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About Hesperian student / (Lincoln [Neb.]) 1872-1885 | View Entire Issue (Sept. 1, 1874)
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THE HESPERIAN STUDENT.-
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the so ample prairie furnish plenty of
room for leg-devolopmont.
Lot iw have ono or two University Huso
Dull clubs! The " Half ami Hull's" wore
all well enough in fact did nobly. The
"Liuubs" and "Missionaries" were fain,
oils principally for the euphony of their
liana-, nild their charming awkwardness.
Hut Id us have a genuine University club,
through and through, and win our way to
funic on our own merit or perish in hon
Football and Cricko: wouldn't be so
very bud i Ithor. In fact, wo have hoard
several enthusiastic freshes and sophs de.
elare their willingness to immolate their
.shin-"" tlit altar of the god of sports for
the promotion of the pedal exercise.
Oh! you don't believe in wasting time
in such rude, vulgar sport? You came
here l cultivate your mind, did you?
AVclI. my worthy friend, you may bo sin.
core, then again youw,y not. It is mere.
Iv possible that you tiro a puny, sallow
skinned lad, spiiitucl, who loves (to try)
tn study, and has no fait It in his ability to
i.'iiipoto w lit his more lusty comrades in
phx.lcul yportt. If you are, why, man
uliu yet out in the Held, warm up your
stagnant v. unity, replace mo niiiK-unu.
wuior in your arteries with a little blood,
and then you can study.
If barely possible you are one of
limn- high-toned follows, whose excessive
dignity a ill not allow thorn to indulge in
" wude" games, wo think by careful inspec
tion you will find that your ponderous
weight of bruin results prineipulh' from
the secretion of a little too much sup in
your cerebrum. If you will not work it
oil' with play, we would tecommend tre
punning for relief.
Wo have been disgracefully apathetic
during the past yqars. Let the record of
the present year bo one of conquest and glo
ry in the flcd, and wo are confident thai
the record in the class-book will bo fairer
And now, generous pultons, revered
inn-ton- of the Association, and miscol.
laneoiis readers, indulge a word about the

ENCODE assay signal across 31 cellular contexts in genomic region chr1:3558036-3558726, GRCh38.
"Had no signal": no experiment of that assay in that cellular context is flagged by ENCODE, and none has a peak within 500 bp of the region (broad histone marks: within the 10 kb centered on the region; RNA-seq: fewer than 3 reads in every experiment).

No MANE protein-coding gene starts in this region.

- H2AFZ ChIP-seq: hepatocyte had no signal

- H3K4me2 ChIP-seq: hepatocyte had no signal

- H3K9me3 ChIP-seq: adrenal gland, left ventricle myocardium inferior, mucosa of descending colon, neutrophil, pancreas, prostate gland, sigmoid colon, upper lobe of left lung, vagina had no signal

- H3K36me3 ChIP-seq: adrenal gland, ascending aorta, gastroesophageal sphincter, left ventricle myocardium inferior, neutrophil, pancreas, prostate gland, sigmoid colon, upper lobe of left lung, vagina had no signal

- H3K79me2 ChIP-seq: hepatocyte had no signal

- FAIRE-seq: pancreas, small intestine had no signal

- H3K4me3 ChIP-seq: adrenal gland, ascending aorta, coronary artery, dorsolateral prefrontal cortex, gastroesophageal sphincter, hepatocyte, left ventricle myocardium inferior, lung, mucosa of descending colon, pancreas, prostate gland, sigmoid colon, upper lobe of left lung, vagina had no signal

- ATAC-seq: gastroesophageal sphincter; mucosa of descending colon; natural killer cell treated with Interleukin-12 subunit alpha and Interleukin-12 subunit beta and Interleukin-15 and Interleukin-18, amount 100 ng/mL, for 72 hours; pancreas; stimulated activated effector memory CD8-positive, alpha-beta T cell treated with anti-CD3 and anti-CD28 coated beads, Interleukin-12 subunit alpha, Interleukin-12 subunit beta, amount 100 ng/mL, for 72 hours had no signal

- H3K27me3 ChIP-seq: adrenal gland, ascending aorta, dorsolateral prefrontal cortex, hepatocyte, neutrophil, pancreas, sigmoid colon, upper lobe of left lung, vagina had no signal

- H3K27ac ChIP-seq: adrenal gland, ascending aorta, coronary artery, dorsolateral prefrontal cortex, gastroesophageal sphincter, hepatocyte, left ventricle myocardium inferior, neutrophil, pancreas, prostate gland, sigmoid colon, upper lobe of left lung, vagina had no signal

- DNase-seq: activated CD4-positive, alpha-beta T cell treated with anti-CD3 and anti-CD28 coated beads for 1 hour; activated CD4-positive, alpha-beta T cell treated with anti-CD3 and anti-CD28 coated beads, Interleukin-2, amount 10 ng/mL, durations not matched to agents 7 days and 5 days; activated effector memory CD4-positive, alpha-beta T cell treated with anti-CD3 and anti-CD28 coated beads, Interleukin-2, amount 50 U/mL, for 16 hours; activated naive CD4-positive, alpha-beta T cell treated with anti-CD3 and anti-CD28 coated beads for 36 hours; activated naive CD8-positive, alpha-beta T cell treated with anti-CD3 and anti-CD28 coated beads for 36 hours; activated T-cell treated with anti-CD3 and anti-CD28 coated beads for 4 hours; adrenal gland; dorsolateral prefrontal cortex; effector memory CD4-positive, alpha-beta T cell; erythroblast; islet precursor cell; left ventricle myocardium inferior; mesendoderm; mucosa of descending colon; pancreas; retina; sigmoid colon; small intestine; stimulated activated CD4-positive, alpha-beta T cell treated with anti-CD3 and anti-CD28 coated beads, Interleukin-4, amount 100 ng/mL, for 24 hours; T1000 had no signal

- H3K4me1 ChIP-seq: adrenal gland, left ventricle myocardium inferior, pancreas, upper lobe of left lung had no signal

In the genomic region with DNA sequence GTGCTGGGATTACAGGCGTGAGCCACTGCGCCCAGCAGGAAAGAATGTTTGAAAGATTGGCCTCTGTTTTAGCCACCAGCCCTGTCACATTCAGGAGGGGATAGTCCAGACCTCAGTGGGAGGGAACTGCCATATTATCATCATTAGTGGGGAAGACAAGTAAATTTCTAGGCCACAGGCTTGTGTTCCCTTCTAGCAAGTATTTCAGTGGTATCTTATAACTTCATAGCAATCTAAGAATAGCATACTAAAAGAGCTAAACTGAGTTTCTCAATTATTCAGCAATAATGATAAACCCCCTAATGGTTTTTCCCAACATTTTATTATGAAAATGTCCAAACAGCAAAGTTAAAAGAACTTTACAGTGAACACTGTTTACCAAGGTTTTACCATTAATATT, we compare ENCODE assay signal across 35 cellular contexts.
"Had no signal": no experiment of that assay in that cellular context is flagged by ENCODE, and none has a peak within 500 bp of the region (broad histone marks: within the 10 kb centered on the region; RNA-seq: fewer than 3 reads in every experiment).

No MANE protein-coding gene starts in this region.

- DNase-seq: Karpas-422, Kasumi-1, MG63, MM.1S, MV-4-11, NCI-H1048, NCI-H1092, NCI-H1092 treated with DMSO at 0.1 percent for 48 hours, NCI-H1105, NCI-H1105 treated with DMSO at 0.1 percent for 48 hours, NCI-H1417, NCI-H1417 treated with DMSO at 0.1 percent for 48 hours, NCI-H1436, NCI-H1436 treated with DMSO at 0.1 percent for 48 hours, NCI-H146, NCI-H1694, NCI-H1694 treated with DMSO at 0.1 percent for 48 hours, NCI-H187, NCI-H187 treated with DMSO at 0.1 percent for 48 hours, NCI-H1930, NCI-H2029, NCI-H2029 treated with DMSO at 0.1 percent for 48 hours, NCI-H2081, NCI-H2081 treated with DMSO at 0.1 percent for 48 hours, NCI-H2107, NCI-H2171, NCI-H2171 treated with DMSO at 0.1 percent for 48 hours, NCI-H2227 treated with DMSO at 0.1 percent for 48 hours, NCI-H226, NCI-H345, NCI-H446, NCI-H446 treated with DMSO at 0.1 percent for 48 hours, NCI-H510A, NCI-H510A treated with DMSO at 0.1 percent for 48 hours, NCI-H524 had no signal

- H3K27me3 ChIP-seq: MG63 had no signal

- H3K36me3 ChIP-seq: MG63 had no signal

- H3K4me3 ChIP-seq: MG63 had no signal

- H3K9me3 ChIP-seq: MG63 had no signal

Have wo como up (o your expectations v
is inexcusably culpable!'''
"Mr. Editor, is it I V is it IV" exclaims a
certain representative student we know
of. How wonderfully .Judns-llko your
voice sounds, my dear sirl You are the
mini, we opine. You belong to that half
oi me students or the University who
don't subscribe, do j on not? Mind, we
said " don't Hulmribet"-,ytni till read it of
course. You are a firm believer in right
eons proverbs, Mrs. Skinflint's and oth
ers,. Hero is your code: You repeat to
yourself, "A penny saved is a penny
gained" hence you prudently read your
room-mate's or friend's paper, and gaze
with virtuous satisfaction on your dollar
" Charily begins at home," you conlin
tie, then borrow neighbor A's'paper, as a
charity to yourself, and spend your tlol
lar for peanuts, hair-oil, or ribbons.
"Take care of the pence and the dimes
will lake, cure of themselves," say you,
and instead of buying a few extra copies
for your friends at homo, who would val
uo them very highly, coming from your
school, you cherish your dollar and buy
tiro dollars worth of " AVuvorly" or " Sat-
'j urduy Night," reud them and then bestow
thorn on your sister at home.
How many students will adopt this
code for the coming year Who will first
distinguish himself in the good woik?
Take xotiu:, wo have raised the sub.
scription price to one dollar! simply bo
cause scventy.flvc cents was too little. Of
course, our friend of the proverbs won't
like this. He is very economical. He
fears his friend, from whom he steals or
begs his paper, will be impoverished.
Heaven bless the unselfish virtue of such
THE COLLEGIAN'S CRITIQUE.
In looking over the hue numbers of our
exchanges wo had the pleasure of meet
ing with the IIksi'I'kiax Sitdkxt, a col.
lego monthly, published, it seein-, in be
half of the State University and the State
Normal School of Nebraska. Fooling
that wo had mot a friend from our own
neighborhood, wo wore compelled to scan
its pages und form some opinion of this
college journal of whoso existence wo
wore yet uninformed. We are pleased.
witii llio sheet in many liurticulars and
Have we improved our privileges as well j Sl ." Nebraska is not behind other
For ourselves we would say, that we are' The paper contains some good articles,
im wo oiiL-litv ir mit uhm-i, rrwu n,i. h,tttos ,n C(,lk' periodicals which u
as uc ought. II not, white lCsts tnoso co,mnonlv 1)n.vaj, alui nre f ,,,,